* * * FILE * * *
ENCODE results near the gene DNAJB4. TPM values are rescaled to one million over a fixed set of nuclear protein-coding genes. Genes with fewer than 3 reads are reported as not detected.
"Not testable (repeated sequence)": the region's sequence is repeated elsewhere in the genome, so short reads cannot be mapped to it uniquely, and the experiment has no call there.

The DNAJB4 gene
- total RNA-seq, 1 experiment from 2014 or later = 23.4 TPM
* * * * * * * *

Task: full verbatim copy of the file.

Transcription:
ENCODE results near the gene DNAJB4. TPM values are rescaled to one million over a fixed set of nuclear protein-coding genes. Genes with fewer than 3 reads are reported as not detected.
"Not testable (repeated sequence)": the region's sequence is repeated elsewhere in the genome, so short reads cannot be mapped to it uniquely, and the experiment has no call there.

The DNAJB4 gene
- total RNA-seq, 1 experiment from 2014 or later = 23.4 TPM